Alcohol and depression – alcohol aggravates symptoms of depression

People have always drunk, both in sadness and in joy. However, alcohol – and in particular its excessive consumption – can itself cause depression and related symptoms, such as insomnia. Alcohol is not, therefore, an antidepressant.

Depression can be a consequence of unfortunate life changes or loss. Quitting alcohol after long-term heavy drinking may also cause depression.

Alcohol covers up the symptoms of depression

The most common symptoms include a loss of interest, changes in appetite, sleep disorders, poor concentration, and a feeling of hopelessness.

Symptoms of depression that arise from quitting alcohol after long-term heavy drinking will ease within several weeks. Symptoms arising from other issues may last several weeks, months or even years. Other psychological symptoms may appear in addition to those of depression, such as anxiety, fear and panic attacks.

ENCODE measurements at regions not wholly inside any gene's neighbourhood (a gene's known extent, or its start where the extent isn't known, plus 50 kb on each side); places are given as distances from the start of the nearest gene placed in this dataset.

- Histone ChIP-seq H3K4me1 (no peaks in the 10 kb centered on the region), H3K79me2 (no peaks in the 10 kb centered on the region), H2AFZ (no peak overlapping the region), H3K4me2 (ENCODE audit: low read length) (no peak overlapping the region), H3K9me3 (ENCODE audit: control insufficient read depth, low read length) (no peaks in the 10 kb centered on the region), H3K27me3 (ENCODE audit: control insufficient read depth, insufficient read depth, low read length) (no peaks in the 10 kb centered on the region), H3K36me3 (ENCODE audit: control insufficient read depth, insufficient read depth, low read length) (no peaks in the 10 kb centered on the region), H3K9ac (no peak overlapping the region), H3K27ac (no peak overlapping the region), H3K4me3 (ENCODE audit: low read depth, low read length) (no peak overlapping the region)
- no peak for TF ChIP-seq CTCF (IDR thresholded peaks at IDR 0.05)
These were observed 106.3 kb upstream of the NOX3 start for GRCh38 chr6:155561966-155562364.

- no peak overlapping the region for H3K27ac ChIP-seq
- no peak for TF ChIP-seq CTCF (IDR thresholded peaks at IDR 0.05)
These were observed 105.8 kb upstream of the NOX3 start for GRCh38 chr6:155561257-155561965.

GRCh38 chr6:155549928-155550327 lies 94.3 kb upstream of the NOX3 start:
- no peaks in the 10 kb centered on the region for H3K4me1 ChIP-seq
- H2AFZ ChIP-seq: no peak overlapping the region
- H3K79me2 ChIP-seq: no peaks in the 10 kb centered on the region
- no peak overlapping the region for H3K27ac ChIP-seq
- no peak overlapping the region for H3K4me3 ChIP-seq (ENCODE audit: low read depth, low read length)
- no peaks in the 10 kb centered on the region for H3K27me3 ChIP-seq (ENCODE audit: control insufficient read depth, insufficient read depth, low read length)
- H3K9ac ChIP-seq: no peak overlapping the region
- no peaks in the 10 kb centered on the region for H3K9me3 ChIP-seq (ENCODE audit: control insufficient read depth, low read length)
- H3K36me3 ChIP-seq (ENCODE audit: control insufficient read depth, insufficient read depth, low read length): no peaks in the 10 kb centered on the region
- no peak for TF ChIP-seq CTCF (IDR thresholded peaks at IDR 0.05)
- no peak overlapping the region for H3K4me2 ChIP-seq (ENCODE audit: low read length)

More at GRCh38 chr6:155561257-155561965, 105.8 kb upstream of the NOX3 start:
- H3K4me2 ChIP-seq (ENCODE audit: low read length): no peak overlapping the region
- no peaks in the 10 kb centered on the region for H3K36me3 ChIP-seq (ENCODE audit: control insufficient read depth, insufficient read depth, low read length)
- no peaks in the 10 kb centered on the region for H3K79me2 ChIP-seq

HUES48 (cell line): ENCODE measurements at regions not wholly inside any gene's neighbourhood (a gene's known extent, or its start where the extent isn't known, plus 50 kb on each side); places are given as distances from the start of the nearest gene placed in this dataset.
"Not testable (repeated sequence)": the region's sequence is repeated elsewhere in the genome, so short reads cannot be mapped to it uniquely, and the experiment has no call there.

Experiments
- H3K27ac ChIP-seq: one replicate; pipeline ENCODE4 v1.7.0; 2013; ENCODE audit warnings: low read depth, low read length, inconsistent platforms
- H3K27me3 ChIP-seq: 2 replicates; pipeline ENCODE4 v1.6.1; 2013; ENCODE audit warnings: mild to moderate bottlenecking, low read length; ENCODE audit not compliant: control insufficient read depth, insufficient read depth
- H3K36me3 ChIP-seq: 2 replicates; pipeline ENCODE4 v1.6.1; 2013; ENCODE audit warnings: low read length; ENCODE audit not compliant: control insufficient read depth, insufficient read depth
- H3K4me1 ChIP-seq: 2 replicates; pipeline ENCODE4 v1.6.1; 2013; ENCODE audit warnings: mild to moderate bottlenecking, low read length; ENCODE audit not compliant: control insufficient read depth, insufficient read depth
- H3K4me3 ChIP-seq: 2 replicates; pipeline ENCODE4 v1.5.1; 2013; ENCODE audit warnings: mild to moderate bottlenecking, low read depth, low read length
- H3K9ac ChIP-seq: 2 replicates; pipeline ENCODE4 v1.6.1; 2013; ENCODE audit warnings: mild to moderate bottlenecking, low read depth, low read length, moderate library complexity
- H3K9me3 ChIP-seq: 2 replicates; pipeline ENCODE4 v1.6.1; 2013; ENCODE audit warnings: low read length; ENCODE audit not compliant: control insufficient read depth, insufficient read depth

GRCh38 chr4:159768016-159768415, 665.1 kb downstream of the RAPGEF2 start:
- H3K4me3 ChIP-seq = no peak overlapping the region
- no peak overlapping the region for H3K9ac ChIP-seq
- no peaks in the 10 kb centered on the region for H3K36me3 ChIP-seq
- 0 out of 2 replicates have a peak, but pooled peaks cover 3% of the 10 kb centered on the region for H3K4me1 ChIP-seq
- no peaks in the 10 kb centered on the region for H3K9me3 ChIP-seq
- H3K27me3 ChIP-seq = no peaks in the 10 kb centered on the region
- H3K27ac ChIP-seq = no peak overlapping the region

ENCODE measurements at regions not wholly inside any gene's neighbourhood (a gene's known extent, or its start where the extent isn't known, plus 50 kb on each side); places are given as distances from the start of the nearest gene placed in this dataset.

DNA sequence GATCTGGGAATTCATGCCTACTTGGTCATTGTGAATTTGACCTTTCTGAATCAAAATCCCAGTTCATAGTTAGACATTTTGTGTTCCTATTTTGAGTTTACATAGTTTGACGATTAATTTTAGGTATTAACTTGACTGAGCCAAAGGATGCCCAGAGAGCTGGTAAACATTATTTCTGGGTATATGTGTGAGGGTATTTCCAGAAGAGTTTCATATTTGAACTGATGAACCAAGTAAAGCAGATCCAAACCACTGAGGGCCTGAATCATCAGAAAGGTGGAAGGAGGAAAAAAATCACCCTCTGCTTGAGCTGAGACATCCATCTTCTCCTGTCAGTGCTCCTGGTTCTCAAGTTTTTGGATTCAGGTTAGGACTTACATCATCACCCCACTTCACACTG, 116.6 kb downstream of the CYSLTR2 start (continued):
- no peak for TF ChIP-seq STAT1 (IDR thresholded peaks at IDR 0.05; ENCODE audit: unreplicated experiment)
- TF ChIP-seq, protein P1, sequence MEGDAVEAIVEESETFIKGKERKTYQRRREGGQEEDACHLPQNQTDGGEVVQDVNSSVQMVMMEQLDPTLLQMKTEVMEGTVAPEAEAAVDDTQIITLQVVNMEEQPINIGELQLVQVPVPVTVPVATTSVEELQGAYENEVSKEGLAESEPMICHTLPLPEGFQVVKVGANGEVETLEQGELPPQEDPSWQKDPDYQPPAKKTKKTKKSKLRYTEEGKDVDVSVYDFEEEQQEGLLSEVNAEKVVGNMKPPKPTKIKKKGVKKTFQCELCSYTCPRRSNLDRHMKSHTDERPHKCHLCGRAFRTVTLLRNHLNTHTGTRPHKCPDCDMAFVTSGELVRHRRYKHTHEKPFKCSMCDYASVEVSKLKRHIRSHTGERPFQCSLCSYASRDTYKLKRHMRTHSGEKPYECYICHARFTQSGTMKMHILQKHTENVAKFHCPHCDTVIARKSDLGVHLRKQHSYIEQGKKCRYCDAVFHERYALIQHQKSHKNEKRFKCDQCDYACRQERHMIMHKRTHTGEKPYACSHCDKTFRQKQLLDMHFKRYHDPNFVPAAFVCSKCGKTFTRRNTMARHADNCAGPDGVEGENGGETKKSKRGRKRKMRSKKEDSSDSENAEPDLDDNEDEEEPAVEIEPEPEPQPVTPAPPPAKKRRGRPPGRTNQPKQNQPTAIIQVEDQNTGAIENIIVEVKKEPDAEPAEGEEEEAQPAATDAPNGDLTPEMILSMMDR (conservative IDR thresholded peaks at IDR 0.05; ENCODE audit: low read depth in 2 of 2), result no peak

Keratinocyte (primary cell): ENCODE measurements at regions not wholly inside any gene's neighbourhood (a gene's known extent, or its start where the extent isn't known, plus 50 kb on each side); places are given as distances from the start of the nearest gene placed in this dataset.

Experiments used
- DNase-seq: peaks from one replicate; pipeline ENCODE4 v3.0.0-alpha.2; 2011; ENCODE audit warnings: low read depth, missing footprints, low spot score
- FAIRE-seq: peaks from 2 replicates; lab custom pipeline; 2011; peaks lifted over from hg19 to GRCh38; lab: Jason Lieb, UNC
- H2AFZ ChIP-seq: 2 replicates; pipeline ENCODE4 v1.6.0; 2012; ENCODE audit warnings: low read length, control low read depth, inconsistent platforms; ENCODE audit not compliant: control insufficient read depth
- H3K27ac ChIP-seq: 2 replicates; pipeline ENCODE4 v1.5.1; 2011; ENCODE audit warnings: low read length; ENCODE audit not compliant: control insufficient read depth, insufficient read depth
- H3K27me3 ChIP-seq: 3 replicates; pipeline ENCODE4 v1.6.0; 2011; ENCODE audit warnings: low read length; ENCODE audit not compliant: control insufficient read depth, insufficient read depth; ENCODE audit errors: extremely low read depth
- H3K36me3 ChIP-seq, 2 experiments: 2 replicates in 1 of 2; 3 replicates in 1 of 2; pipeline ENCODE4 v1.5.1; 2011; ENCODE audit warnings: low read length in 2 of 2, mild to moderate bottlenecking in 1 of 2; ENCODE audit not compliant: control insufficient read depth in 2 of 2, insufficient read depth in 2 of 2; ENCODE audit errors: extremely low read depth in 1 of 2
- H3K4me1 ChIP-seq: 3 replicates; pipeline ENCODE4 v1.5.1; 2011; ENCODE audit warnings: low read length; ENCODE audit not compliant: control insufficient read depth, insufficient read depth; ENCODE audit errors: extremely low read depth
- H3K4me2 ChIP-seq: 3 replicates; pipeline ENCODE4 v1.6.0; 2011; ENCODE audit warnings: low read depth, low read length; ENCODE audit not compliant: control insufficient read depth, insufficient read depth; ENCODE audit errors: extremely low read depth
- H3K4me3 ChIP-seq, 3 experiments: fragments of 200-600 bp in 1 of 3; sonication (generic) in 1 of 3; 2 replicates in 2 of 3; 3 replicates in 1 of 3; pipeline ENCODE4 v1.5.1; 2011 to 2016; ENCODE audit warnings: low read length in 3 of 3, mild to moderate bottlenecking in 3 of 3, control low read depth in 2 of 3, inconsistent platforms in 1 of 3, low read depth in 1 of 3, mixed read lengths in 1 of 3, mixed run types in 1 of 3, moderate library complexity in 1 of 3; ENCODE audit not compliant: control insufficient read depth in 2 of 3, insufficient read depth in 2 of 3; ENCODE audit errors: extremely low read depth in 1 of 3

The effects of alcohol addiction tend to cover up the symptoms of other illnesses, meaning that alcohol use may delay the identification of other illnesses and hinder their treatment. For example, patients with depression can often be appropriately treated only after they have stopped using alcohol.

Read more about the harmful effects of alcohol and illnesses caused by alcohol.

Alcohol and depression create a self-feeding loop

Symptoms of depression are twice as prevalent among intoxicant abusers, such as those with an alcohol addiction, than they are among others. People may attempt to alleviate depression and stress by drinking. At the same time, excessive alcohol consumption itself both causes and intensifies the symptoms of depression. The treatment of an underlying cause of depression or another psychological problem is often a requirement for being treated for alcohol dependency.

Alcohol is not a cure for insomnia

Insomnia is common among both problem users of alcohol and those suffering from depression. However, it doesn’t pay to tempt sleep with a nightcap, as even a small quantity of alcohol has been shown to reduce the amount of restorative sleep you will get. Read more about how alcohol affects sleep.

Article sources:
Duodecim Current Care Guidelines
Addictionlink